To be honest, the way Oberlin is treating this instructor’s comments is how speech ought to be treated across the spectrum, on every campus in the US. Approved speech is the opposite of free speech; setting rules on what is approved or where it is approved naturally invites further restriction. That is not how free speech works. If Oberlin will defend all speech like this, kudos to them. But will they?

read full article:
Oberlin College president appears to defend controversial professor in letter
March 3, 2016 by FoxNews

Rutgers University can also be found defending free speech recently.

bigotry, education, extremism, free speech, hate speech, ideology, racism, racist, tolerance

Filed under: bigotry, education, extremism, free speech, hate speech, ideology, racism, racist, tolerance

Immigrants explain why they love America

original article: US Immigrants From All Over the World Tell Us Exactly Why They’re Proud to Live Here
July 8, 2015 by MALLORY SHELBOURNE

To celebrate America’s birthday this year, IJReview talked to several immigrants from all over the world, who told us why they love living in the United States.

From Lebanon, to Ethiopia, to Ukraine, these U.S. immigrants explain why they are happy they left the countries where they were born to move here.

I don’t often look at comments on anything online but these, from the original article, are worth a quick read.

Those who come here legally wanting to be to become Americans quite often have a better idea of what America is than recent college grads who are born here.

I work with a doctor that legally immigrated to this country. He is a great man. He was in a refugee camp after he and his family barely got out of afganistan before the Russians came in. he is so interesting to talk to and yes he is a Muslim but he is a Muslim that loves this country. Immigrants that come here, that really want to be here, not the ones that just come for what America can give them but the ones that come because they want to be Americans and make a difference and go through the legal channels because they respect America are really very good for this country, but the ones that have no respect for our laws and steal into our country are NOT good for the United States. I have a friend on facebook, a young man from Africa who has just gotten a teaching degree in special education – he wants to come to America. I would love to help make that happen for him. So many people think I am a bigot or a racist because I am against illegal invaders coming into this country – yes I am but if someone really wants to become an American and come in legally and really be an American I am all for them coming. Just do not break our laws, have respect.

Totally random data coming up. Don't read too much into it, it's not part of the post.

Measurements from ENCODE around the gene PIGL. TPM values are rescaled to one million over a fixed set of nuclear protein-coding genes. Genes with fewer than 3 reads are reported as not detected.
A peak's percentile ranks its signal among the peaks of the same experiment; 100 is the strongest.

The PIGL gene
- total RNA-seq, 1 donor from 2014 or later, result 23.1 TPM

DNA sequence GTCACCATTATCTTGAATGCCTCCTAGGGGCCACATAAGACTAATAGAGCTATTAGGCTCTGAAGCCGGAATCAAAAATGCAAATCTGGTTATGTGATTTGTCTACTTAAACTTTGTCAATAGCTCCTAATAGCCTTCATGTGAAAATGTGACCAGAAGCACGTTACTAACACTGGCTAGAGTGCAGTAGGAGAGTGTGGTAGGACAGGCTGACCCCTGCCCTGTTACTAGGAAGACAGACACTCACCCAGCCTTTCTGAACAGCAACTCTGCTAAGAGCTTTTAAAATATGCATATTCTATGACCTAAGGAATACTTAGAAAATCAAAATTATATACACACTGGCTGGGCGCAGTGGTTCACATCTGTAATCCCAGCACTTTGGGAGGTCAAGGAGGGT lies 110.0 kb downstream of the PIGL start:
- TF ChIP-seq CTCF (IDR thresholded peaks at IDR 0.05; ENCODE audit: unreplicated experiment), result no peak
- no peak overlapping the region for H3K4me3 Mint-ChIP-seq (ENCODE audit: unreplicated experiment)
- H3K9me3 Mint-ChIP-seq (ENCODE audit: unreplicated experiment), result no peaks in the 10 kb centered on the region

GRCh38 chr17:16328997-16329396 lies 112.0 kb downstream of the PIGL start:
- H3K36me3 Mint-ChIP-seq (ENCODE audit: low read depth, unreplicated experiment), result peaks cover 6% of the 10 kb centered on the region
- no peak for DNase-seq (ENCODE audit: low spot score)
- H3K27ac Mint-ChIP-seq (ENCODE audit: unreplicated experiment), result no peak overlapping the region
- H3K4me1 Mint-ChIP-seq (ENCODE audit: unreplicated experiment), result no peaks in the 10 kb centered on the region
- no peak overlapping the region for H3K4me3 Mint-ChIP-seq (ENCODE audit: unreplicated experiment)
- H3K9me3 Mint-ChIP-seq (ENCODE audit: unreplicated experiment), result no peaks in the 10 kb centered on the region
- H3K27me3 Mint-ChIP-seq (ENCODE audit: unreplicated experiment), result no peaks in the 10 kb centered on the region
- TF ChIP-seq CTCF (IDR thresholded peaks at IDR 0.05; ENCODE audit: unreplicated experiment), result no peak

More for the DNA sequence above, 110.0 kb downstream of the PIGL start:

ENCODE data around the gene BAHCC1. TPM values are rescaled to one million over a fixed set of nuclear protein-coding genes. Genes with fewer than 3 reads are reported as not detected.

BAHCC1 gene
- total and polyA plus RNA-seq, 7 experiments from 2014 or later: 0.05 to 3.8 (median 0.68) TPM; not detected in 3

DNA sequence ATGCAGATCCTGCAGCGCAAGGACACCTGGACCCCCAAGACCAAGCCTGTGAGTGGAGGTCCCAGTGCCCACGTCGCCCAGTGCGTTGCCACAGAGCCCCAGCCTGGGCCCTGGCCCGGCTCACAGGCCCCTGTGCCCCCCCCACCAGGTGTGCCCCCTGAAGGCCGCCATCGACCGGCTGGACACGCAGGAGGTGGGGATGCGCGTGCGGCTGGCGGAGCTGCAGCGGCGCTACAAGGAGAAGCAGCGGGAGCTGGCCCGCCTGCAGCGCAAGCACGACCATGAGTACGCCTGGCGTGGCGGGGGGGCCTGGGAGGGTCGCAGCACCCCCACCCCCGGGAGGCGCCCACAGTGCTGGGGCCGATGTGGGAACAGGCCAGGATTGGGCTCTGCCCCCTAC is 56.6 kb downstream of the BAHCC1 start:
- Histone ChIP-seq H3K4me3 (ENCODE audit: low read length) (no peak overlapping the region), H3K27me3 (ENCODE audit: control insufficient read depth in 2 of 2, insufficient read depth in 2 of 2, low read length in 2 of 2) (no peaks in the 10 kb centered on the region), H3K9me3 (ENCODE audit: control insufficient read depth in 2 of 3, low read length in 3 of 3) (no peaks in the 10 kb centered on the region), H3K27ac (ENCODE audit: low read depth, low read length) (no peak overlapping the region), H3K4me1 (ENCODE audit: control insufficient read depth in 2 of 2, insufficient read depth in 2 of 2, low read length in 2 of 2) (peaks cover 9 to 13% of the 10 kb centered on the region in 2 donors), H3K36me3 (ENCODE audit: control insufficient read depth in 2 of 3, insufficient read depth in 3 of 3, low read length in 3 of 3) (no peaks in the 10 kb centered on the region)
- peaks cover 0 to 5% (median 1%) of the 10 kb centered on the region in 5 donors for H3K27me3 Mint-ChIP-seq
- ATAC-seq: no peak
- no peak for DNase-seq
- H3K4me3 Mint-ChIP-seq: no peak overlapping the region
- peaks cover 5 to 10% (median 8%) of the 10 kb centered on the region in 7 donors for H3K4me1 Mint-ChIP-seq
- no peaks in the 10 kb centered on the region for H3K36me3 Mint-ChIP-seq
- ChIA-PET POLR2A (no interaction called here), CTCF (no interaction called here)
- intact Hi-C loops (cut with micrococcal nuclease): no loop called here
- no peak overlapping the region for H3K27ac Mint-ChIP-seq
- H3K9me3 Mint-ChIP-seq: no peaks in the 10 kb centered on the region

american, conservative, culture, freedom, immigration, patriotism, right wing, tolerance, video

Filed under: american, conservative, culture, freedom, immigration, patriotism, right wing, tolerance, video

Can one support gay marriage and religious liberty at the same time?

note: I don’t support gay marriage like Lopez does, but I do support civil unions. Lopez is refreshingly open minded and honest in this piece, for someone who does support gay marriage.

original article: I Support Gay Marriage And Religious Freedom Laws
April 6, 2015 by Ramon Lopez

I strongly support gay marriage. Yet I also strongly support Indiana’s recent religious freedom law. Given that many in the media have characterized it as being “anti-gay,” causing state legislators to amend some of its protections away, this might seem like a contradiction. Therefore it’s important to clarify exactly what Indiana’s law says, does, and how it fits in with a vision of a tolerant and pluralistic society.